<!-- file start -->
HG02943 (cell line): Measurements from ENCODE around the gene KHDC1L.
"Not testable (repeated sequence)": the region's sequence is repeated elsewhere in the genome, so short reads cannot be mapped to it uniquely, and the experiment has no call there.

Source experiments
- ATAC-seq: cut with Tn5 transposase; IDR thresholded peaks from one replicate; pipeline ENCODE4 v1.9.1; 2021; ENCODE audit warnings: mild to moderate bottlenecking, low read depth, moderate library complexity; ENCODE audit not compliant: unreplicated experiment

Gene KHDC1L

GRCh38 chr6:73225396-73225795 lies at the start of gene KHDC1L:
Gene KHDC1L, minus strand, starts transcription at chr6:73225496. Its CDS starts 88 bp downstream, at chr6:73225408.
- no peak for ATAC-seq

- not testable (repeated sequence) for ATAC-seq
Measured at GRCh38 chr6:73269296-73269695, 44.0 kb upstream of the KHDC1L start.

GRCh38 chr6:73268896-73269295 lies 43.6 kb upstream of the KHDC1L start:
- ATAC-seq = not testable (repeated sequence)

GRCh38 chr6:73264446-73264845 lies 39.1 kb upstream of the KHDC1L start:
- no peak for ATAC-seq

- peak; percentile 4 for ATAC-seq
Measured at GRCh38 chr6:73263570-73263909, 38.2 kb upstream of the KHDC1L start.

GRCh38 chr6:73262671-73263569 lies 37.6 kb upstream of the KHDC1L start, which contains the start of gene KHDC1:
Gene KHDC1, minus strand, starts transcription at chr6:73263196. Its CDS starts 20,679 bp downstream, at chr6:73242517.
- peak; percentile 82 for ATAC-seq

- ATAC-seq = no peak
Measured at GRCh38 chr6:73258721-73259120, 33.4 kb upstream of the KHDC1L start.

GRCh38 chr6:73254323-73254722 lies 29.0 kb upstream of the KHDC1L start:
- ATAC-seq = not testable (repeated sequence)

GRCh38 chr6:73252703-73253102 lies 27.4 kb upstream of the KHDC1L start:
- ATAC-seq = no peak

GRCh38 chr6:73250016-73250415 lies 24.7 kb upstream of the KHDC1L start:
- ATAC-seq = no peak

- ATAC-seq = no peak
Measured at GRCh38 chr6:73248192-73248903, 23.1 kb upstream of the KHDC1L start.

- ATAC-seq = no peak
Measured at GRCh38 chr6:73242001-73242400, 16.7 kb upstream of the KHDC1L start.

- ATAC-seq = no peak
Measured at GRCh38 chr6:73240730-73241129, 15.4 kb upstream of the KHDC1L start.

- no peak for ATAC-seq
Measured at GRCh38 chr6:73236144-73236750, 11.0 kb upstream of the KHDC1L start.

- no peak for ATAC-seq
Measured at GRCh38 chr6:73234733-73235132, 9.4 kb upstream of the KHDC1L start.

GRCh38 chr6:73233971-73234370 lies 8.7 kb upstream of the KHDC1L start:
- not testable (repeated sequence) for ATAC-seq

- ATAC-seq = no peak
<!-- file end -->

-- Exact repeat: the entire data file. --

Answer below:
HG02943 (cell line): Measurements from ENCODE around the gene KHDC1L.
"Not testable (repeated sequence)": the region's sequence is repeated elsewhere in the genome, so short reads cannot be mapped to it uniquely, and the experiment has no call there.

Source experiments
- ATAC-seq: cut with Tn5 transposase; IDR thresholded peaks from one replicate; pipeline ENCODE4 v1.9.1; 2021; ENCODE audit warnings: mild to moderate bottlenecking, low read depth, moderate library complexity; ENCODE audit not compliant: unreplicated experiment

Gene KHDC1L

GRCh38 chr6:73225396-73225795 lies at the start of gene KHDC1L:
Gene KHDC1L, minus strand, starts transcription at chr6:73225496. Its CDS starts 88 bp downstream, at chr6:73225408.
- no peak for ATAC-seq

- not testable (repeated sequence) for ATAC-seq
Measured at GRCh38 chr6:73269296-73269695, 44.0 kb upstream of the KHDC1L start.

GRCh38 chr6:73268896-73269295 lies 43.6 kb upstream of the KHDC1L start:
- ATAC-seq = not testable (repeated sequence)

GRCh38 chr6:73264446-73264845 lies 39.1 kb upstream of the KHDC1L start:
- no peak for ATAC-seq

- peak; percentile 4 for ATAC-seq
Measured at GRCh38 chr6:73263570-73263909, 38.2 kb upstream of the KHDC1L start.

GRCh38 chr6:73262671-73263569 lies 37.6 kb upstream of the KHDC1L start, which contains the start of gene KHDC1:
Gene KHDC1, minus strand, starts transcription at chr6:73263196. Its CDS starts 20,679 bp downstream, at chr6:73242517.
- peak; percentile 82 for ATAC-seq

- ATAC-seq = no peak
Measured at GRCh38 chr6:73258721-73259120, 33.4 kb upstream of the KHDC1L start.

GRCh38 chr6:73254323-73254722 lies 29.0 kb upstream of the KHDC1L start:
- ATAC-seq = not testable (repeated sequence)

GRCh38 chr6:73252703-73253102 lies 27.4 kb upstream of the KHDC1L start:
- ATAC-seq = no peak

GRCh38 chr6:73250016-73250415 lies 24.7 kb upstream of the KHDC1L start:
- ATAC-seq = no peak

- ATAC-seq = no peak
Measured at GRCh38 chr6:73248192-73248903, 23.1 kb upstream of the KHDC1L start.

- ATAC-seq = no peak
Measured at GRCh38 chr6:73242001-73242400, 16.7 kb upstream of the KHDC1L start.

- ATAC-seq = no peak
Measured at GRCh38 chr6:73240730-73241129, 15.4 kb upstream of the KHDC1L start.

- no peak for ATAC-seq
Measured at GRCh38 chr6:73236144-73236750, 11.0 kb upstream of the KHDC1L start.

- no peak for ATAC-seq
Measured at GRCh38 chr6:73234733-73235132, 9.4 kb upstream of the KHDC1L start.

GRCh38 chr6:73233971-73234370 lies 8.7 kb upstream of the KHDC1L start:
- not testable (repeated sequence) for ATAC-seq

- ATAC-seq = no peak